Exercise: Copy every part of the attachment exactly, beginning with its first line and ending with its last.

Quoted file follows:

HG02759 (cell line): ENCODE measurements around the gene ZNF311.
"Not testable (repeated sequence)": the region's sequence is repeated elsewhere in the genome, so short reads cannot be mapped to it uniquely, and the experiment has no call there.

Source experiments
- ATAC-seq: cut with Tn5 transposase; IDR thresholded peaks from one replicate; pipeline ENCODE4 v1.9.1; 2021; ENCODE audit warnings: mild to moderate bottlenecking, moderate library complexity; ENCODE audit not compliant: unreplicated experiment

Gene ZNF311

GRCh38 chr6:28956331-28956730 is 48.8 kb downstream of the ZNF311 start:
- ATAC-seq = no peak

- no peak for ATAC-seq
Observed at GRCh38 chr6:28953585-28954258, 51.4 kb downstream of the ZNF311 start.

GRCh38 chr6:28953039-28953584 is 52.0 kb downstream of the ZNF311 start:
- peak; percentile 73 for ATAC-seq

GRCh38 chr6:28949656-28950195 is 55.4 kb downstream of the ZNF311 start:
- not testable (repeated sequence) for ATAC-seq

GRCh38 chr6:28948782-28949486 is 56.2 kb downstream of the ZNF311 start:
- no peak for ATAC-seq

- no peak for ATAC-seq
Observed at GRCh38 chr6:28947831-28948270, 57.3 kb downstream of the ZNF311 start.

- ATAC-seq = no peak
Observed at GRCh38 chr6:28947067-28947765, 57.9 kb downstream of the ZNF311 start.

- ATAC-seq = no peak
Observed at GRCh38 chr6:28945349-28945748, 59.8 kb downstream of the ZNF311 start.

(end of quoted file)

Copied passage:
HG02759 (cell line): ENCODE measurements around the gene ZNF311.
"Not testable (repeated sequence)": the region's sequence is repeated elsewhere in the genome, so short reads cannot be mapped to it uniquely, and the experiment has no call there.

Source experiments
- ATAC-seq: cut with Tn5 transposase; IDR thresholded peaks from one replicate; pipeline ENCODE4 v1.9.1; 2021; ENCODE audit warnings: mild to moderate bottlenecking, moderate library complexity; ENCODE audit not compliant: unreplicated experiment

Gene ZNF311

GRCh38 chr6:28956331-28956730 is 48.8 kb downstream of the ZNF311 start:
- ATAC-seq = no peak

- no peak for ATAC-seq
Observed at GRCh38 chr6:28953585-28954258, 51.4 kb downstream of the ZNF311 start.

GRCh38 chr6:28953039-28953584 is 52.0 kb downstream of the ZNF311 start:
- peak; percentile 73 for ATAC-seq

GRCh38 chr6:28949656-28950195 is 55.4 kb downstream of the ZNF311 start:
- not testable (repeated sequence) for ATAC-seq

GRCh38 chr6:28948782-28949486 is 56.2 kb downstream of the ZNF311 start:
- no peak for ATAC-seq

- no peak for ATAC-seq
Observed at GRCh38 chr6:28947831-28948270, 57.3 kb downstream of the ZNF311 start.

- ATAC-seq = no peak
Observed at GRCh38 chr6:28947067-28947765, 57.9 kb downstream of the ZNF311 start.

- ATAC-seq = no peak
Observed at GRCh38 chr6:28945349-28945748, 59.8 kb downstream of the ZNF311 start.